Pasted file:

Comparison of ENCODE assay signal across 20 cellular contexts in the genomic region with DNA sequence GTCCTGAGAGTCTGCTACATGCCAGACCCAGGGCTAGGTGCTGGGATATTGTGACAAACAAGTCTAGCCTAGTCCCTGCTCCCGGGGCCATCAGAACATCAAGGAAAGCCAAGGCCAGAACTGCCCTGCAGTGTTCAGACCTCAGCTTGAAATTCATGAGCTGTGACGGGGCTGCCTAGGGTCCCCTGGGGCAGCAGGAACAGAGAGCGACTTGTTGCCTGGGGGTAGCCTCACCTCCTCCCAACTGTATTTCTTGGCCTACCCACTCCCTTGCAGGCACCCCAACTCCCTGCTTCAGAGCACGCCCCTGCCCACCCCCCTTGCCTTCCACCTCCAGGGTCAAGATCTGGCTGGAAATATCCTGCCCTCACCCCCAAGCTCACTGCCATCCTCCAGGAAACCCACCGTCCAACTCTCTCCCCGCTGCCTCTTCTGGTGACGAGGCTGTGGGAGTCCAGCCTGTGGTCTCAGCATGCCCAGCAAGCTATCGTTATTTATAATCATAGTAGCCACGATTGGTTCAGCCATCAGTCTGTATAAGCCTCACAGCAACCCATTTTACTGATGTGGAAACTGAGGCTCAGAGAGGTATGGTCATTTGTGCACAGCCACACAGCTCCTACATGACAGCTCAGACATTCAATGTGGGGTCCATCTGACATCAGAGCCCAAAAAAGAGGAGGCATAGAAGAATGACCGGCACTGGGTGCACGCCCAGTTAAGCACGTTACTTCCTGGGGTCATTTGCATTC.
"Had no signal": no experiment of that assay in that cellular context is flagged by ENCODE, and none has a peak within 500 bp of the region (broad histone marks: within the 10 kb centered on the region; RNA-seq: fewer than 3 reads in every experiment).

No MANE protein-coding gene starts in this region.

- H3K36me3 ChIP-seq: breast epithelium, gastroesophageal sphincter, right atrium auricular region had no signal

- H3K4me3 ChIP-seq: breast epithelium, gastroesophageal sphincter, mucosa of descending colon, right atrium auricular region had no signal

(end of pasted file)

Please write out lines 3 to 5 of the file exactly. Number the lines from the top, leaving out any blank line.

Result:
No MANE protein-coding gene starts in this region.

- H3K36me3 ChIP-seq: breast epithelium, gastroesophageal sphincter, right atrium auricular region had no signal

- H3K4me3 ChIP-seq: breast epithelium, gastroesophageal sphincter, mucosa of descending colon, right atrium auricular region had no signal